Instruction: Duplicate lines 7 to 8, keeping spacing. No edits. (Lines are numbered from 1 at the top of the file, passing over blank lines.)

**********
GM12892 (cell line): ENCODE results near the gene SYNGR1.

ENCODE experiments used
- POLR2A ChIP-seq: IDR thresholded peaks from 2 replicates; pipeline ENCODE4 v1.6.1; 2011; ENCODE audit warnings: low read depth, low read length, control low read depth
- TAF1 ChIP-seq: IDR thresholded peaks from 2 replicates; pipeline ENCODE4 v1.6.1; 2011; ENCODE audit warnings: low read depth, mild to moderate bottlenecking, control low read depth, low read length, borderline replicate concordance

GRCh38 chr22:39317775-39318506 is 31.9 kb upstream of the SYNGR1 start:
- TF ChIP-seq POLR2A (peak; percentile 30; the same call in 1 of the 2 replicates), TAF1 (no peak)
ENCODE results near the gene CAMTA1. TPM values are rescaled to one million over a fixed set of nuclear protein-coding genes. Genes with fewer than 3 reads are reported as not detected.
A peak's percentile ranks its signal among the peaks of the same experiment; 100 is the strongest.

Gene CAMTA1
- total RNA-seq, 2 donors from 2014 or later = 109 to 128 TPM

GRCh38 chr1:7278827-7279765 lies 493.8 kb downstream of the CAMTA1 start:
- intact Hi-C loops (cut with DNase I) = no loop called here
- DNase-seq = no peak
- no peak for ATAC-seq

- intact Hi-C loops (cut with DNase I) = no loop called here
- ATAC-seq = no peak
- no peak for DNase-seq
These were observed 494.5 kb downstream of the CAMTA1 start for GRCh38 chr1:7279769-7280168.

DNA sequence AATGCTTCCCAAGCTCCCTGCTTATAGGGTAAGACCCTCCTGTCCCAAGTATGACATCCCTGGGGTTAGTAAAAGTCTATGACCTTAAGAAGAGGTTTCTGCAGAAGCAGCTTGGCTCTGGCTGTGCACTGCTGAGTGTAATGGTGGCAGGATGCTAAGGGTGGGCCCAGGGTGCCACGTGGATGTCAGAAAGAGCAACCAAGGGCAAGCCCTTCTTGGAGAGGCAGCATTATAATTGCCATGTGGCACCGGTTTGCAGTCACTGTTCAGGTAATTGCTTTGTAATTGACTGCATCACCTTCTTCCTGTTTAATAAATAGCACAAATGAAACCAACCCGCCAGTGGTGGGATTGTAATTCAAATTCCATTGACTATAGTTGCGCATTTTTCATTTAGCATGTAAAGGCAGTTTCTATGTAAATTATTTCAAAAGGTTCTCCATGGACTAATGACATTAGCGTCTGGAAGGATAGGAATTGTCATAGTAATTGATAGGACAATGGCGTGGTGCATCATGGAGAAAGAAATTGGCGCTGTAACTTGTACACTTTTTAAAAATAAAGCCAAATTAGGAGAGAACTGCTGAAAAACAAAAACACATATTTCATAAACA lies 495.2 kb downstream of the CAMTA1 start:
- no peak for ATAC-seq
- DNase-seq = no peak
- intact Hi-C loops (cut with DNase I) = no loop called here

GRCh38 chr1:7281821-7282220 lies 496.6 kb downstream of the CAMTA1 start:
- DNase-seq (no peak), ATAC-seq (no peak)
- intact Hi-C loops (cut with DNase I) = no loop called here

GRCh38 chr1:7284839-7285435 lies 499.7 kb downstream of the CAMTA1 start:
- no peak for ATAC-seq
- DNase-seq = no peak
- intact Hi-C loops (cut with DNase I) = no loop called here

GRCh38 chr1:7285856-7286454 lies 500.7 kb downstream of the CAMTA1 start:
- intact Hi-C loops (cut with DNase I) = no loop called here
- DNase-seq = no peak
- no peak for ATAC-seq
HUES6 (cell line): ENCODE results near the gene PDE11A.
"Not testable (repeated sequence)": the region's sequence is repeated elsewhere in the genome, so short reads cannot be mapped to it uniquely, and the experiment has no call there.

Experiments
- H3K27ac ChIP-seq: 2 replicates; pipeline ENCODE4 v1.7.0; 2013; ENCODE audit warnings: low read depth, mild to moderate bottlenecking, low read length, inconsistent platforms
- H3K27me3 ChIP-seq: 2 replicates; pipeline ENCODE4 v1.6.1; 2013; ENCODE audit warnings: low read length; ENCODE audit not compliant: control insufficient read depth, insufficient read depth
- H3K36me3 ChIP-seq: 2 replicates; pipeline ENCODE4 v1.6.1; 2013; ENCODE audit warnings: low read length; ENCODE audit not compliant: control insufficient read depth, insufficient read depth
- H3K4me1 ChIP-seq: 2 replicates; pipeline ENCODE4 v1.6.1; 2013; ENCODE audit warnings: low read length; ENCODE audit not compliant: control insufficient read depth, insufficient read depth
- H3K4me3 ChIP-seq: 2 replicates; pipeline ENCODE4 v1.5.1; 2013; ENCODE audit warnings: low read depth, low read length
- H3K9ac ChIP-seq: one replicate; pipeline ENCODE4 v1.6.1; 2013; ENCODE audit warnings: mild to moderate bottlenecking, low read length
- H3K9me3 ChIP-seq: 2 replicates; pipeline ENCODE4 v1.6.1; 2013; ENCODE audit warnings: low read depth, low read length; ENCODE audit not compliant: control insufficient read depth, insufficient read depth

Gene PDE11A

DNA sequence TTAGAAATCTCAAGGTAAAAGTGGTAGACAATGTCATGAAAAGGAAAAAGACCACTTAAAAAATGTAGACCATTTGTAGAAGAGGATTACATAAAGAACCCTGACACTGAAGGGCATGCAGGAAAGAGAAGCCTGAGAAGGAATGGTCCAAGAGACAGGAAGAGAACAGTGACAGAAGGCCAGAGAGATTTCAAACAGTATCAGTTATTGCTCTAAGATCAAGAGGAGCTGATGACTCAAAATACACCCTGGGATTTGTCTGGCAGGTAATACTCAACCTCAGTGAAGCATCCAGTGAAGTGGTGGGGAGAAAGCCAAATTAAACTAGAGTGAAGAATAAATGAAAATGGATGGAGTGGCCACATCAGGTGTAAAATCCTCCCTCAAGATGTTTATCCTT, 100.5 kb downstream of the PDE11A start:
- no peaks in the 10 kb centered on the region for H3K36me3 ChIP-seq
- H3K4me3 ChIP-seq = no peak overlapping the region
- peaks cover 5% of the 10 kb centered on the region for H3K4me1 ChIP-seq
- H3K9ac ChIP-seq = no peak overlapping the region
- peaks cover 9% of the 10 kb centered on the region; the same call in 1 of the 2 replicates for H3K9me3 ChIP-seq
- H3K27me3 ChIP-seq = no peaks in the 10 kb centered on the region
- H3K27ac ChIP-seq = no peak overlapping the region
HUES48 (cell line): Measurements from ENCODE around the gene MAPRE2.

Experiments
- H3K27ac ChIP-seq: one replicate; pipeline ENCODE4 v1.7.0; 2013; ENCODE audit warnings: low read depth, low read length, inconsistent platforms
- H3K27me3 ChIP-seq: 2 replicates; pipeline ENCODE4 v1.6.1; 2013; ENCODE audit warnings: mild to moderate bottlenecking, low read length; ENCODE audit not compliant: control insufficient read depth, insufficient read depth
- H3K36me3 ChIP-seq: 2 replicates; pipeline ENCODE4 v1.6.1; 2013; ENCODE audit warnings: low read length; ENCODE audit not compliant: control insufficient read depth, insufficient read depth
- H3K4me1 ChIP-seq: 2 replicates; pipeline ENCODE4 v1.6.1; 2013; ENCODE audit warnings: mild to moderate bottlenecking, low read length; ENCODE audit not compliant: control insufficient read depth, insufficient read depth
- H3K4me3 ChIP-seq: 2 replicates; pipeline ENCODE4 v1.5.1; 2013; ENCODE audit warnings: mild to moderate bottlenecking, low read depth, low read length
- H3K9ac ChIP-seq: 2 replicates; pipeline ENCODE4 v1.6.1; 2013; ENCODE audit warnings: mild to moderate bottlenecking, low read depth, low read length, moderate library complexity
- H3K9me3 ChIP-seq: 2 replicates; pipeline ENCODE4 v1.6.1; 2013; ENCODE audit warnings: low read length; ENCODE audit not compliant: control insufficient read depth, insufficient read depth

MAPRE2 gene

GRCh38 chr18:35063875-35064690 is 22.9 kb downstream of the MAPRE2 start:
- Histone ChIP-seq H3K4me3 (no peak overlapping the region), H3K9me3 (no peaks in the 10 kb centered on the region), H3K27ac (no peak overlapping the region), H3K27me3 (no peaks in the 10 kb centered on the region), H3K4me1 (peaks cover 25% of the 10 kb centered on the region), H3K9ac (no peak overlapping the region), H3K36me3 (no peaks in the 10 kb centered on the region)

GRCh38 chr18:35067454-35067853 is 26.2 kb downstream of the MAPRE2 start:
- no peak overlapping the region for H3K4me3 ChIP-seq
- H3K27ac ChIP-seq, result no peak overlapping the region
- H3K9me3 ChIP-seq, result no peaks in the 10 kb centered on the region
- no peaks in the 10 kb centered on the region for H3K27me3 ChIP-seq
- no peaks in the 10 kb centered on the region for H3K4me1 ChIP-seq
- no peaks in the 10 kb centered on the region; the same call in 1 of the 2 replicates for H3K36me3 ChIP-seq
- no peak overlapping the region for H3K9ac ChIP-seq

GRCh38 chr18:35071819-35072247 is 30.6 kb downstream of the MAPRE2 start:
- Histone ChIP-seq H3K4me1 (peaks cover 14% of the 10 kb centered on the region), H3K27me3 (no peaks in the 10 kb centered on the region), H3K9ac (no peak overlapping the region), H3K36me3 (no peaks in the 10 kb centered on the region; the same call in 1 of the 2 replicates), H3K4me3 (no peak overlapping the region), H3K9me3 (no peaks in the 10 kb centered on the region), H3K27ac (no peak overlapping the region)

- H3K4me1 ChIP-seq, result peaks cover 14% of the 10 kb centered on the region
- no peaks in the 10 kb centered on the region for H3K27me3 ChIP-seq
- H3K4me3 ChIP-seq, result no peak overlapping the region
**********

ENCODE results near the gene CAMTA1. TPM values are rescaled to one million over a fixed set of nuclear protein-coding genes. Genes with fewer than 3 reads are reported as not detected.
A peak's percentile ranks its signal among the peaks of the same experiment; 100 is the strongest.